A question for Anglo Catholics (not in communion with Rome)

Now that the Church of England, in England, has determined to ordain female Bishops, does this place Anglo Catholics in future doubt of the validity of their Priests?

That is, for those holding to the Anglo Catholic conservative position which holds that their Bishops are validly ordained and hold succession (which of course Catholics disagree with), now that this has occurred, and it will become impossible at some point to determine if a male Priest was ordained by a male or female holding the office of Bishop in the Church of England, what is the impact?

Your second para is absolutely spot on, as I often have pointed out in various places here. And is already the case in those Anglican jurisdictions which have been placing miters on inappropriate heads for years now; the CoE now joins that group. It would not be impossible to determine the episcopal lines of a given priest, though, but it would require discernment and inquiry, not practical on a regular basis. It is for reasons such as this that some of those who took advantage of Anglicanorum coetibus made the move. Others, years ago, separated from such Anglican jurisdictions, and sought refuge in other places for reasons such as this.

The motley nature of Anglicanism being what it is, even to within Ango-Catholcism, OTOH, some Anglo-Catholics seem to have made a variety of adaptations to their situations, and remain in situ.


As far as the CofE is concerned, tracing the episcopal lines of a given priest, in terms of all-male ordinations, may be simpler than one might think, given that the Society of St Wilfrid and St Hilda, which is an English offshoot of Forward in Faith, is constructing a database for that purpose:


Thanks for your insightful response.

Now that this is the case, does this make a permanent schism within the Anglican Communion inevitable? It’s hard for me to imagine the conservative elements of the Anglo Catholics gathering with the less conservative Church of England under Canterbury with this messy situation existing.

The Anglican community has been in schism for many years. How many might depend on the attitude taken toward the Non-Jurors, or the Reformed Episcopal Church.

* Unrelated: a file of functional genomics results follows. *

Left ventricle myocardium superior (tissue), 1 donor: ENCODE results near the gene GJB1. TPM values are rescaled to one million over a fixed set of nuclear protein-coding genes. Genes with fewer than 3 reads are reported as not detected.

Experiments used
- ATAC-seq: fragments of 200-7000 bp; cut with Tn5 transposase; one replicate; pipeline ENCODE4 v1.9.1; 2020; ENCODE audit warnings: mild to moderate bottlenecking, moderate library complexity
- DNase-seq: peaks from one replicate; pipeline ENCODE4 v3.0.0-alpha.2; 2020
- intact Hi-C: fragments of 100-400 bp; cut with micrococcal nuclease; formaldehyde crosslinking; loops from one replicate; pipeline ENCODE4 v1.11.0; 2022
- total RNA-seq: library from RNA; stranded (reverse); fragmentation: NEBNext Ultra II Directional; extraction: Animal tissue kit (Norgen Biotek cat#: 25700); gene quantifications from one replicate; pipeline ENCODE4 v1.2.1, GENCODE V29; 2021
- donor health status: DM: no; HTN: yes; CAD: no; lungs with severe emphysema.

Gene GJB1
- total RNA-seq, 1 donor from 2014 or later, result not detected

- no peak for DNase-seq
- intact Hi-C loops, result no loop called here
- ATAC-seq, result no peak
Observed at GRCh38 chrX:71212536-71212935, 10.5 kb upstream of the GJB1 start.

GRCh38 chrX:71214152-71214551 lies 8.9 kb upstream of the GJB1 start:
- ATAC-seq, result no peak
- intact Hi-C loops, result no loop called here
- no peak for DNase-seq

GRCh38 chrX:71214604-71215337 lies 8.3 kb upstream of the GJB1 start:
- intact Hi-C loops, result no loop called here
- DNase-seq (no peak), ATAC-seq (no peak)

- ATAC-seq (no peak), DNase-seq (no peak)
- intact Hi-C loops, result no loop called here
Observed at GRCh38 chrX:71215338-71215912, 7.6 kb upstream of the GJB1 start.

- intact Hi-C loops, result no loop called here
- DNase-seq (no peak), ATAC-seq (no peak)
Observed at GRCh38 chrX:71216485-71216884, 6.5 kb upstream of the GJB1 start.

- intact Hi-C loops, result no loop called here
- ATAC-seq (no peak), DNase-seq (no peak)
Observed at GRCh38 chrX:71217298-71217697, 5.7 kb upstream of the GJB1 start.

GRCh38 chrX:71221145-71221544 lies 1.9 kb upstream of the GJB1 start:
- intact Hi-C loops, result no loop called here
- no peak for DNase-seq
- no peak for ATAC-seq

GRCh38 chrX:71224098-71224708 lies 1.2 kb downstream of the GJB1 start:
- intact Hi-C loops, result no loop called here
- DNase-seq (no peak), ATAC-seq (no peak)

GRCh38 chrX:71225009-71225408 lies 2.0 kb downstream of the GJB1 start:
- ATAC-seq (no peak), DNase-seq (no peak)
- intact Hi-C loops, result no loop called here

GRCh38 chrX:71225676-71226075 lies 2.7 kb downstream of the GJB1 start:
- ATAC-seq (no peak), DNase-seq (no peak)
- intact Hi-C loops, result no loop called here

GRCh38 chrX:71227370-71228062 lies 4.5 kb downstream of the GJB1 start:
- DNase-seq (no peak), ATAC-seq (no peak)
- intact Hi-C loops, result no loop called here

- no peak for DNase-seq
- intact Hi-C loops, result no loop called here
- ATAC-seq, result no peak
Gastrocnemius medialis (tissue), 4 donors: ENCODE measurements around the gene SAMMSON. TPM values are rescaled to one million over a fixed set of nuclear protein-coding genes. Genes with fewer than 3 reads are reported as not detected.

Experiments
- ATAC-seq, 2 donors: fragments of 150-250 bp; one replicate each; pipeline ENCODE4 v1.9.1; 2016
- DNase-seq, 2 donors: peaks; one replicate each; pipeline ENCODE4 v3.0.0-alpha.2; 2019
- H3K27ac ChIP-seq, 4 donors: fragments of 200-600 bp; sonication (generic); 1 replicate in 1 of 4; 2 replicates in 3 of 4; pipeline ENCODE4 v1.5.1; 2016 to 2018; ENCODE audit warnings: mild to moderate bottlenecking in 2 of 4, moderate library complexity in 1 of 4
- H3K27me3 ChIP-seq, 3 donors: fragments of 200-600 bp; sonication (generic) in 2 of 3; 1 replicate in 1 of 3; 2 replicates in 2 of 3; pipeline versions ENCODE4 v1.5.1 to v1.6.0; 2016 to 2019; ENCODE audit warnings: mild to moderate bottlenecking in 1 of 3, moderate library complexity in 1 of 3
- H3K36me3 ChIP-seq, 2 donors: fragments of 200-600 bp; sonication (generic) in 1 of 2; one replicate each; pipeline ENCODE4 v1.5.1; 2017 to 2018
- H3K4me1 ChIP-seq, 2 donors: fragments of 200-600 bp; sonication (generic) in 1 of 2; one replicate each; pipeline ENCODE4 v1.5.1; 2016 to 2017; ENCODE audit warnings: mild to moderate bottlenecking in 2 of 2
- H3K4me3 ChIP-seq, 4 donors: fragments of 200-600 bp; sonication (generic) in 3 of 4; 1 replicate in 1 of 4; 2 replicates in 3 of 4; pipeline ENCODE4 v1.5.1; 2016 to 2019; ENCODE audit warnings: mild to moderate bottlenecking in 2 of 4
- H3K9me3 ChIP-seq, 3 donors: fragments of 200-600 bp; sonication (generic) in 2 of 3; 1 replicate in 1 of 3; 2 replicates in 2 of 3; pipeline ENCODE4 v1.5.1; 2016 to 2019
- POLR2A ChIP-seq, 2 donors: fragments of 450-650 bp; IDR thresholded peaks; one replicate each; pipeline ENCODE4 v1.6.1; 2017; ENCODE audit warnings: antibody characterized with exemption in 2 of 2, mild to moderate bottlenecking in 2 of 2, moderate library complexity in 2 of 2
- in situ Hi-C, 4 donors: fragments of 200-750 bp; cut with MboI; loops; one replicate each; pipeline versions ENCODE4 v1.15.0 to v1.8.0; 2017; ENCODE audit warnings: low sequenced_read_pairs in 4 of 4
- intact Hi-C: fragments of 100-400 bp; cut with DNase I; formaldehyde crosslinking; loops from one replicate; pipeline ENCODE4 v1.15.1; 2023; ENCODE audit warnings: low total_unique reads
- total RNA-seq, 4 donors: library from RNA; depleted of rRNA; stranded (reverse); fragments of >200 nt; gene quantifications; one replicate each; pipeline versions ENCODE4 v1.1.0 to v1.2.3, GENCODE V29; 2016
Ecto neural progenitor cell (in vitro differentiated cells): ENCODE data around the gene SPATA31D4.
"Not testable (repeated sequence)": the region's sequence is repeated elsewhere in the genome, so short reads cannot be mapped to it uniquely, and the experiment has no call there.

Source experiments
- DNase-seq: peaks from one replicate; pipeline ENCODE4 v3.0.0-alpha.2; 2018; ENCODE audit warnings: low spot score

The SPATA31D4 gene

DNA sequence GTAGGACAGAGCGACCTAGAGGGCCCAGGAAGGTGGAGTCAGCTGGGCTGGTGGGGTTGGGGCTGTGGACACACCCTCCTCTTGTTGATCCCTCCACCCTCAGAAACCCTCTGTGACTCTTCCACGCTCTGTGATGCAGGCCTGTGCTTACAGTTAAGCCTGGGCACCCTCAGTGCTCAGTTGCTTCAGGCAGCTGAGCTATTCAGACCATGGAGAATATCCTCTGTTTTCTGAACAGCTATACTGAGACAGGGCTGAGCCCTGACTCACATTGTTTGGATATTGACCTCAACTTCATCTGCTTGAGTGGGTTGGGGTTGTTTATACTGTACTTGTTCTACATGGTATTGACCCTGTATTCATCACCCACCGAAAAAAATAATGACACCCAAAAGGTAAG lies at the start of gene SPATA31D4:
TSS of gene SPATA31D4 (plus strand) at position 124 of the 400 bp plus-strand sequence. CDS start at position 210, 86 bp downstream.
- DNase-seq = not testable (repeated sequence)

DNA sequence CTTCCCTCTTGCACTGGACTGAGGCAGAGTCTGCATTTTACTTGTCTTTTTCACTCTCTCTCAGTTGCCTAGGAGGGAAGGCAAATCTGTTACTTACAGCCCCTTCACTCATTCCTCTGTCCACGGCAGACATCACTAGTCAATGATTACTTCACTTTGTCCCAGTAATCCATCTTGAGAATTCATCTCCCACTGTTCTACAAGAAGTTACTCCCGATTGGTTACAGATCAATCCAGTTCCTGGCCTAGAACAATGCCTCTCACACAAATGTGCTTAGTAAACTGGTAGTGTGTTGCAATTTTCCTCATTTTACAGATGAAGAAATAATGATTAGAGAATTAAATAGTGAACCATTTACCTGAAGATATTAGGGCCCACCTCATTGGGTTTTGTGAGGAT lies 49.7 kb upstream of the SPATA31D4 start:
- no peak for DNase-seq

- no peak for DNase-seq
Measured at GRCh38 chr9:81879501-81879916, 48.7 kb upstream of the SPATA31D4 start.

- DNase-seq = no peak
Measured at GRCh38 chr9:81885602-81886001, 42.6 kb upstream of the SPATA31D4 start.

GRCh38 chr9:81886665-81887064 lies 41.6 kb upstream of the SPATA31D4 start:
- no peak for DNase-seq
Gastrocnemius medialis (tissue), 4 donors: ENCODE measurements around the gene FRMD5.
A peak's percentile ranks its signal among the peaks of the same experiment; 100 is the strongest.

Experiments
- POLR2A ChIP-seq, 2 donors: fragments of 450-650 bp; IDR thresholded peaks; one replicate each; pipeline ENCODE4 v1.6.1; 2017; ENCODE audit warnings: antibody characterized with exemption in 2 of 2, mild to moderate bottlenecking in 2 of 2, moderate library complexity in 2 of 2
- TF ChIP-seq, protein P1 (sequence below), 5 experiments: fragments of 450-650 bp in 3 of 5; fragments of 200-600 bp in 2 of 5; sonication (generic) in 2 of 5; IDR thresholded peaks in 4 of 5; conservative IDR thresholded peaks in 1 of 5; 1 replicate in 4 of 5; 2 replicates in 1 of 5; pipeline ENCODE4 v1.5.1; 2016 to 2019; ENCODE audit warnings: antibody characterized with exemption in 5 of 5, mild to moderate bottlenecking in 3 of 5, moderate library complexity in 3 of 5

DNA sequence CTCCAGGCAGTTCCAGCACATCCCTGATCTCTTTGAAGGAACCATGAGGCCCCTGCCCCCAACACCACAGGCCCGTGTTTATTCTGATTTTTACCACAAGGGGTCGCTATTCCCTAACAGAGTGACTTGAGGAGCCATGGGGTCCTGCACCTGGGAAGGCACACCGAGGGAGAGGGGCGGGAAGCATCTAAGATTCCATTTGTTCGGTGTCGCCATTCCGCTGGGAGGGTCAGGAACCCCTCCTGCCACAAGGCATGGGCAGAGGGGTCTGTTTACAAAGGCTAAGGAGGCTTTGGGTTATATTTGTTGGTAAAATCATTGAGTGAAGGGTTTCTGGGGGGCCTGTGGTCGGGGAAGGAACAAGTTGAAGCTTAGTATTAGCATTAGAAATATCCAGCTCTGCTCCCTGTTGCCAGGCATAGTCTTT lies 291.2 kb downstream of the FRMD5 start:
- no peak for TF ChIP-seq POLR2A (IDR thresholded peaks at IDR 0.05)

Never try to predict what a melange of Anglicans might do. Some folk prefer a variety of band-aids and accommodations, to splitting.

Picky is correct, as to records of epicopal lines. Not hard to trace, if you take the trouble.


I am not sure who you are referring to as Anglo Catholics, but I consider myself one. My bishops can trace their ordinations back to Peter. They all have their documentation. And Episcopalians have had women priests, women bishops, gay bishops all with the same documentation.

The one of the reasons why I am an Episcopalian is that we do not discriminate against people with religious callings due to their gender. As long as Roman Catholics continue with the policy of no ordination for women I cannot see how we could be in communion with Rome. It seems that Roman Catholics are more concerned with reformed Catholics being reunited under one “Church.” We already consider ourselves part of Christ’s Church on earth. We do not necessarily want to be under the authority of the Pope, nor do we accept all Roman Catholic dogma. Nothing against Pope Francis. He seems to be doing a great job. We simply have differences in many of our basic beliefs. Even among Episcopalians, we agree to disagree. But please remember we all say the Nicene Creed during Mass. When we say “Catholic” we truly mean universal.